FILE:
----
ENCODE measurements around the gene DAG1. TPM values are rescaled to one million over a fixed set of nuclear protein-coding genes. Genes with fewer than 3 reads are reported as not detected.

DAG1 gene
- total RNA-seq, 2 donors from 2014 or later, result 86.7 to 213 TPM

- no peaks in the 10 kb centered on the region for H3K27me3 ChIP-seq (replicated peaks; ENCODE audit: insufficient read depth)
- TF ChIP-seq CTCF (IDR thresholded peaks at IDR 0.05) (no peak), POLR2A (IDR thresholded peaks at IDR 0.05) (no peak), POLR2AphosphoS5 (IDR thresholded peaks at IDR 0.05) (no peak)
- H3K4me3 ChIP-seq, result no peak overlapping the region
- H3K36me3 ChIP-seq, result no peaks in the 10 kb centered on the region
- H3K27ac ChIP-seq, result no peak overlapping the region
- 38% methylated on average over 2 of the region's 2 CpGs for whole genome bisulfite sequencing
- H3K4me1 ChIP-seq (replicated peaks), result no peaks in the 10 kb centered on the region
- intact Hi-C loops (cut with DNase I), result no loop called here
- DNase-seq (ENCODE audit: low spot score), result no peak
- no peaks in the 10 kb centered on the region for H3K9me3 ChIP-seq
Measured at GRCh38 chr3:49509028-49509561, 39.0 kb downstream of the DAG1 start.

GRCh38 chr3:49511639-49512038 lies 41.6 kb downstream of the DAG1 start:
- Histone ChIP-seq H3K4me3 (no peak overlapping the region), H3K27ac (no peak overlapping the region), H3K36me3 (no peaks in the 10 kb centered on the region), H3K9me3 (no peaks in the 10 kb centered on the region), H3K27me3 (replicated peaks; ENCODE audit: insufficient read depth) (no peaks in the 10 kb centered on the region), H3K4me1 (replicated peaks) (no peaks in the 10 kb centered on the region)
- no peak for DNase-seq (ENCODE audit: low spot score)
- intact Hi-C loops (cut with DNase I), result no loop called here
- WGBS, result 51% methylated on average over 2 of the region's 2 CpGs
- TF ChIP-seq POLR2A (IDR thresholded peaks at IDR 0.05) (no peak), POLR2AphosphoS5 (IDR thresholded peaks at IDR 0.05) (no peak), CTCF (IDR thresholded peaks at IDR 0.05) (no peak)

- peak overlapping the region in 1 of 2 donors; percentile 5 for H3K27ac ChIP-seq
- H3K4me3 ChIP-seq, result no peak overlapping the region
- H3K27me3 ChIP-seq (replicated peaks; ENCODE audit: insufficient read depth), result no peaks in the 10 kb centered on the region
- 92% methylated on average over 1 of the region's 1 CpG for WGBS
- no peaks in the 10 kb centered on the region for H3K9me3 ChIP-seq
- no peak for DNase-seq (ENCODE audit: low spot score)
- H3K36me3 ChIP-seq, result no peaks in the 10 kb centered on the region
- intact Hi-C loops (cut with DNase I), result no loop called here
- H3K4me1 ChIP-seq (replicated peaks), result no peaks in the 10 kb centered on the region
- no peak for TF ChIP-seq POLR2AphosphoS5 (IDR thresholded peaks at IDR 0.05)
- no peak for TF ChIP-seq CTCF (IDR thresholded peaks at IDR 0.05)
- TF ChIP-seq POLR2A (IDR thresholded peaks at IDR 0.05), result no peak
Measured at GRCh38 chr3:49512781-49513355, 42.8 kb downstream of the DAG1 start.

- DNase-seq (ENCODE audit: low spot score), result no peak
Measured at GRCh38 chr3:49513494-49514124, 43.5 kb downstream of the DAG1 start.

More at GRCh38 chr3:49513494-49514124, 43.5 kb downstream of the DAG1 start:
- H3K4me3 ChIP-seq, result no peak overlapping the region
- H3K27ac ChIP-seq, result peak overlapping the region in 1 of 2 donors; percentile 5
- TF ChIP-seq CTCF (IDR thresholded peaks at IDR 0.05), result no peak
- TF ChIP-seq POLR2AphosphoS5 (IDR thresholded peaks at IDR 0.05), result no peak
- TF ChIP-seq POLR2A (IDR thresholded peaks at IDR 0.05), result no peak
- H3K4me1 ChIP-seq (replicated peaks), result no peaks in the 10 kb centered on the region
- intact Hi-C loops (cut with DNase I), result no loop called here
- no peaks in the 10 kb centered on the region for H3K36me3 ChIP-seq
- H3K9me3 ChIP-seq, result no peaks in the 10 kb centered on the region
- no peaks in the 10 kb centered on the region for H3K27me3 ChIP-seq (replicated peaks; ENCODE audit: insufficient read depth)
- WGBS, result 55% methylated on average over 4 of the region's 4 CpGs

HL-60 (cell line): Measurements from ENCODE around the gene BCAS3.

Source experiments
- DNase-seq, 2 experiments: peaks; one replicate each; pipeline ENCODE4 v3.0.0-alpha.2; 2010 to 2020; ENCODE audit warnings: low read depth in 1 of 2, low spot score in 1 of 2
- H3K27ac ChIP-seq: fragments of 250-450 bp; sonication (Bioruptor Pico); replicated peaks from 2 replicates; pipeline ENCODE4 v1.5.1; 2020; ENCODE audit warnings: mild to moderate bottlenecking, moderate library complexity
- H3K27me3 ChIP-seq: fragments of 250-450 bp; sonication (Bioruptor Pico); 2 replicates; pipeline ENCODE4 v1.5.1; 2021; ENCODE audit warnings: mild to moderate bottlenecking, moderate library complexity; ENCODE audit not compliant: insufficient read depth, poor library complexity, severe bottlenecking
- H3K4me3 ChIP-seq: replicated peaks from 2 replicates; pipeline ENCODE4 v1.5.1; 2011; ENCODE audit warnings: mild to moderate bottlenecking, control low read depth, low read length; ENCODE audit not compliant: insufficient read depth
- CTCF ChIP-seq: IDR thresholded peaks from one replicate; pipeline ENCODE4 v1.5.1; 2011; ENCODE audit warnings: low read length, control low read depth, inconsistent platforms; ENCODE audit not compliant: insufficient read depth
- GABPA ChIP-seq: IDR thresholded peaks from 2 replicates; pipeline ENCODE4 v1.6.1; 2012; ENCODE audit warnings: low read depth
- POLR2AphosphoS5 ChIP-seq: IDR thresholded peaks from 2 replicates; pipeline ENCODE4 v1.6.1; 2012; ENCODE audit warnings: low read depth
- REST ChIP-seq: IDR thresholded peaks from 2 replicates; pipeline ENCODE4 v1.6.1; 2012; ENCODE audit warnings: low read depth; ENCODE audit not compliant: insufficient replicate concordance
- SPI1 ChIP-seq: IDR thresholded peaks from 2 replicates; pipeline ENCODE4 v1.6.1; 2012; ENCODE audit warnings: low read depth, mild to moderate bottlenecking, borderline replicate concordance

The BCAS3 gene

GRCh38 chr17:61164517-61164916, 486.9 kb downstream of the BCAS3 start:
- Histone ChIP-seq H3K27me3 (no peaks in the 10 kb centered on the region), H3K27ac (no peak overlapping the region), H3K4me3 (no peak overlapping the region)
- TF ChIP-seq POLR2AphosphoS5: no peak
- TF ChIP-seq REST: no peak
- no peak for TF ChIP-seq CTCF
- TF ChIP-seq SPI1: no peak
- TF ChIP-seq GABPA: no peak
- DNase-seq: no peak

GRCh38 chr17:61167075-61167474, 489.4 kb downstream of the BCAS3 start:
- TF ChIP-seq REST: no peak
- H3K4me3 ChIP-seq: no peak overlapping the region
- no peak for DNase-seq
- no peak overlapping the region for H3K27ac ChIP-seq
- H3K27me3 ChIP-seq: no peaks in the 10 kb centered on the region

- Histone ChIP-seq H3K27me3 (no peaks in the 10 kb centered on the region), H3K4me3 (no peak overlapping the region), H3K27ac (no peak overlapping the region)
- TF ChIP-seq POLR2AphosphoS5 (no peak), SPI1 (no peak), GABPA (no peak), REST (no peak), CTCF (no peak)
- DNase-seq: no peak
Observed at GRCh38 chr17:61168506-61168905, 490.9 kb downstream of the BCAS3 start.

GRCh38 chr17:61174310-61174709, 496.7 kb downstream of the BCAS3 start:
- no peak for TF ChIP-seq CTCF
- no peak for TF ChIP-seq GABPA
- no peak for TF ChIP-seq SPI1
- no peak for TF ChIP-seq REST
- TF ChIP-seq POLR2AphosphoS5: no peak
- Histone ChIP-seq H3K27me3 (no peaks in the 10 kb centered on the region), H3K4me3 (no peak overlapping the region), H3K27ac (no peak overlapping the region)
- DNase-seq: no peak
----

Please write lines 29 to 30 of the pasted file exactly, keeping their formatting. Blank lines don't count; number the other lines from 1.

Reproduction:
- H3K4me1 ChIP-seq (replicated peaks), result no peaks in the 10 kb centered on the region
- no peak for TF ChIP-seq POLR2AphosphoS5 (IDR thresholded peaks at IDR 0.05)